Ananuri. Much could be said about the beauty of this place, now much different than it once was.
Built in 13th century, the castle sits on a steep hill, overlooking the Zhinvali reservoir. The castle and church are well preserved, with a number of frescoes on the walls and columns inside. It still serves as a place of worship for locals and visitors. Though the reservoir–when it was constructed–drowned a number of small villages, it is easy to imagine the thick forest that likely covered the bottom of this lush river canyon, at the confluence of the White and Black Aragvi rivers. Just beyond, large Caucasian mountains loom, their perennial melts filling the valleys with rushing water.
Inside the Ananuri fortress was great adventure, the steep stone stairways unguarded and beckoning. I climbed to the top of the fortress, where I could see nothing–the turret was closed in by a curtain wall. My friend Guga told me that many of these old castles had secret passages–tunnels–that led to the river. A protected path that allowed for escape and unbothered ingress and egress.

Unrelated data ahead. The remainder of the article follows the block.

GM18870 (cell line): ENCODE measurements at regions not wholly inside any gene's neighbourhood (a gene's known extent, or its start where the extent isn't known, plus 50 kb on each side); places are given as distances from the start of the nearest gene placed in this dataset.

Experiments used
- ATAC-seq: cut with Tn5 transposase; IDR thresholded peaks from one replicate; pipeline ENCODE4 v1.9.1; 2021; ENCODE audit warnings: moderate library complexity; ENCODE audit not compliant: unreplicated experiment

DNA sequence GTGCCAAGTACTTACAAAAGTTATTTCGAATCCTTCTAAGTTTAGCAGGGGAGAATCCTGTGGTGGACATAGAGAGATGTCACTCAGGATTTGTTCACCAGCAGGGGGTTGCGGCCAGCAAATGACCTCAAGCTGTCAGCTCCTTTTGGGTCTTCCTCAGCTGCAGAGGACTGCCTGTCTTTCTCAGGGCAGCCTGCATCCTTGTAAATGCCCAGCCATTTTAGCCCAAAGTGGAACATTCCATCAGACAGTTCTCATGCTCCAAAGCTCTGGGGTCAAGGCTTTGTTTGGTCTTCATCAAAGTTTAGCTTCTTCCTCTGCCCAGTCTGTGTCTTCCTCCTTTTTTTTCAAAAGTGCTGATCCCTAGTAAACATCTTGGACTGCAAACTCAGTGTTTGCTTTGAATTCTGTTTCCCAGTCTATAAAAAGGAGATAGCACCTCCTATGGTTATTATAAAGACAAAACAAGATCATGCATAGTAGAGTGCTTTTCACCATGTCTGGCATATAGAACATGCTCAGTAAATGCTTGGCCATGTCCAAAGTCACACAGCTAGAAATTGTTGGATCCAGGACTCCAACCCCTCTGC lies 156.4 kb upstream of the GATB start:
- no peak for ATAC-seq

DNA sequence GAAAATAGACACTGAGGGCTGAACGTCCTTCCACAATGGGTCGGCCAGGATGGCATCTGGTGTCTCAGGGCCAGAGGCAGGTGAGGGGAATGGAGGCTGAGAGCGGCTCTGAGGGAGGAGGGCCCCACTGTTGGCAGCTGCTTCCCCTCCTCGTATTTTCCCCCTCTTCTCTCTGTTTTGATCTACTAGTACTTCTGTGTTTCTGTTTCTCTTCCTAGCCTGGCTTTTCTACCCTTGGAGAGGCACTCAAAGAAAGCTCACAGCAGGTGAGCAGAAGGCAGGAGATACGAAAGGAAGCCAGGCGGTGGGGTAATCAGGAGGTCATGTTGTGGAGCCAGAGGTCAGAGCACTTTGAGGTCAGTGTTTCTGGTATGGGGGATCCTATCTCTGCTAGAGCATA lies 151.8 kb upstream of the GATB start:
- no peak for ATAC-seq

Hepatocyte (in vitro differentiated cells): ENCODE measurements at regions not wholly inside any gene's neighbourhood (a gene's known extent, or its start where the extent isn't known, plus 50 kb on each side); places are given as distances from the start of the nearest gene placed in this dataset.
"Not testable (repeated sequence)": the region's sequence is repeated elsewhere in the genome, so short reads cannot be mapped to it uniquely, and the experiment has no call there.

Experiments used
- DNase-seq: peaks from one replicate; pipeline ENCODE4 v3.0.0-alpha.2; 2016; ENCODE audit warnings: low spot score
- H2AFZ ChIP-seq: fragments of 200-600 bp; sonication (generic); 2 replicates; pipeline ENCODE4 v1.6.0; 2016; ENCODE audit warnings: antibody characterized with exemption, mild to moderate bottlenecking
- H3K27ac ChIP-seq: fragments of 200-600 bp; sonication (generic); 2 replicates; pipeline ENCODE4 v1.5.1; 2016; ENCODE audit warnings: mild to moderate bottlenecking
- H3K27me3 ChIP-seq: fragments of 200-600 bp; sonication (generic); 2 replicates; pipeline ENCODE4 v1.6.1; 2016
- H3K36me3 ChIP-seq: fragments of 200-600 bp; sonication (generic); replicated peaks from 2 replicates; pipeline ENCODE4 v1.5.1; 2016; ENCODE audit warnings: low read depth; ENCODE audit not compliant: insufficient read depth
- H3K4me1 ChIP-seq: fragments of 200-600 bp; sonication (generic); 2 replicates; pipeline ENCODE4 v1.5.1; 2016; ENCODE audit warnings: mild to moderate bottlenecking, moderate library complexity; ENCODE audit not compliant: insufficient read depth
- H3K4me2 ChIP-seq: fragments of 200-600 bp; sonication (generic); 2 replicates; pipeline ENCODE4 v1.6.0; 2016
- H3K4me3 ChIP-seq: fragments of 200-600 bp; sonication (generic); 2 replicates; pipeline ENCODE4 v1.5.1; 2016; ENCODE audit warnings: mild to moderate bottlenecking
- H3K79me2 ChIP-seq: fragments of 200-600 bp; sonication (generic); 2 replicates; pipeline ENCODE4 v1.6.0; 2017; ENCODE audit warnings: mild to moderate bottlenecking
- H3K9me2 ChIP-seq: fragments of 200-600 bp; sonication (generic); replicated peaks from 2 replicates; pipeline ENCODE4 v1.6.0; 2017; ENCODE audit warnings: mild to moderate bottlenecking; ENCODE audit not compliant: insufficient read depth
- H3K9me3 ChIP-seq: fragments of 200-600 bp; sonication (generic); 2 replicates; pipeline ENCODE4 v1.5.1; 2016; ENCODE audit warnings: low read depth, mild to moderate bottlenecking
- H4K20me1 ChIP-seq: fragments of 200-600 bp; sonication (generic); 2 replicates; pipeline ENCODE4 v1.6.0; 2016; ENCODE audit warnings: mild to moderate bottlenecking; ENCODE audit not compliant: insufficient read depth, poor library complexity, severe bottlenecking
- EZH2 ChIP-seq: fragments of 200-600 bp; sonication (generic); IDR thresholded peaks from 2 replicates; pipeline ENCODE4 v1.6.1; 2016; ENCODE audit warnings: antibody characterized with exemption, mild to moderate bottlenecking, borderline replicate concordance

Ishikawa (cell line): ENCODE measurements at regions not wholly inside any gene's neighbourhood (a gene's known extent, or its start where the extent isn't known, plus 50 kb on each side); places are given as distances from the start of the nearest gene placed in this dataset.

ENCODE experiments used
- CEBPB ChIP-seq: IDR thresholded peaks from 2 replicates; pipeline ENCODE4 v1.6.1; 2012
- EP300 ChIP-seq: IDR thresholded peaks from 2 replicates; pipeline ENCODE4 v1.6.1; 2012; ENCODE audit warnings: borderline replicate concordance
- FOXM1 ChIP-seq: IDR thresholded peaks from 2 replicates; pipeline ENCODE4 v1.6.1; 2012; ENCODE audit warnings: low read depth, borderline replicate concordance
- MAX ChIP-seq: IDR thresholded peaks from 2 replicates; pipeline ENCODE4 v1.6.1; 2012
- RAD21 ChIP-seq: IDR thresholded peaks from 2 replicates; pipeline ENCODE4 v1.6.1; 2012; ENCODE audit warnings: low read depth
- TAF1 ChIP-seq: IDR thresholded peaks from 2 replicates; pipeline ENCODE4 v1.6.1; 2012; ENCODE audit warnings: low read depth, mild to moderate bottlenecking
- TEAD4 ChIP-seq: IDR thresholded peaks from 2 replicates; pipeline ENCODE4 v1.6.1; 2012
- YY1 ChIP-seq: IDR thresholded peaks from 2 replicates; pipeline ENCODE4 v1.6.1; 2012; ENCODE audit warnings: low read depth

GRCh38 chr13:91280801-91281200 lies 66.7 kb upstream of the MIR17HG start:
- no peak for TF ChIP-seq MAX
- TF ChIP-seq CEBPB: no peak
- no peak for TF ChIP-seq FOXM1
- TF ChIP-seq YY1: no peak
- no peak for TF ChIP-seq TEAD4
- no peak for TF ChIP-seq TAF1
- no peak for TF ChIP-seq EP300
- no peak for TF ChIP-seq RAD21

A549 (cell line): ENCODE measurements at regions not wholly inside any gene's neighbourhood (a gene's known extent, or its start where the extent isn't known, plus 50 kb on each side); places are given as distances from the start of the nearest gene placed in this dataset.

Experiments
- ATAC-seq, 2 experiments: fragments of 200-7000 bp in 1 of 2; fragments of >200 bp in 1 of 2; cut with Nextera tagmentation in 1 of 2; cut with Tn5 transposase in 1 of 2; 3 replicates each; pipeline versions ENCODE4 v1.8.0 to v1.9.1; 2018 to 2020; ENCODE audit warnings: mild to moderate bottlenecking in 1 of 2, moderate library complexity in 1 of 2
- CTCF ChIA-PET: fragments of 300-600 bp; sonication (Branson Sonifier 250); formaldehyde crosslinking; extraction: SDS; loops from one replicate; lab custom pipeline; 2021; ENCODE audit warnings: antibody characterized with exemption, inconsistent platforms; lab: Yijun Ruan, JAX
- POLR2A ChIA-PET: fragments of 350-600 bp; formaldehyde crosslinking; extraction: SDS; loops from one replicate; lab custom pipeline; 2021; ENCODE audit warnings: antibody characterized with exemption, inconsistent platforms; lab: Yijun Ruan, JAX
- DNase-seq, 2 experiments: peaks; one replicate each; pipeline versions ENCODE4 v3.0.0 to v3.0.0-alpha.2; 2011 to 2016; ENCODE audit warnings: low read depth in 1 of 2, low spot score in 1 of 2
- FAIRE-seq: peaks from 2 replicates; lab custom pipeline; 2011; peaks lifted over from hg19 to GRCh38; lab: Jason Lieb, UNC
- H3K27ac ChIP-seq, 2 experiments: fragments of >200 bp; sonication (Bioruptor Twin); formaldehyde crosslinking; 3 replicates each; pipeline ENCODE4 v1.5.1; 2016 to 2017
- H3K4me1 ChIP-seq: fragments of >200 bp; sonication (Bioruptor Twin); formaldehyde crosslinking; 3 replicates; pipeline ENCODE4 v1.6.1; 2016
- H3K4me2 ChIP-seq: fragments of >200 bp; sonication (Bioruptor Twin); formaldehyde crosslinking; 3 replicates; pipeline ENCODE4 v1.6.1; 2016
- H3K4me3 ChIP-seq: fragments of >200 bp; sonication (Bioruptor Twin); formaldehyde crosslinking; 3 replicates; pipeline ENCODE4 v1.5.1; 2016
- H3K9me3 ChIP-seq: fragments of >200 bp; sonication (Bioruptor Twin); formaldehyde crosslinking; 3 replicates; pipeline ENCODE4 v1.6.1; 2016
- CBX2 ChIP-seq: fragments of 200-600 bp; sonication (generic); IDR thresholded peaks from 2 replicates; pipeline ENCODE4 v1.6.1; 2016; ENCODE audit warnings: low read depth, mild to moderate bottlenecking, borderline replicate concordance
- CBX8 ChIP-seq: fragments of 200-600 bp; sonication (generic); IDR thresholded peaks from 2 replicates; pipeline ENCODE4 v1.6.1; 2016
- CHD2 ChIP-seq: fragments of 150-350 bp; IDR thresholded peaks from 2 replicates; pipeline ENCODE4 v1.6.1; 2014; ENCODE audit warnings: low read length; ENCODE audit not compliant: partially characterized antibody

After playing midieval wargames in our heads–being mindful of the high falls we could take off the narrow pathways–we departed for Gudauri.
Gudauri didn’t have much snow, but it’s beauty was stunning. I plan to return sometime to ski and enjoy some high alpine lines.
Nikon D800, AF-S Nikkor 24-70mm f/2.8G ED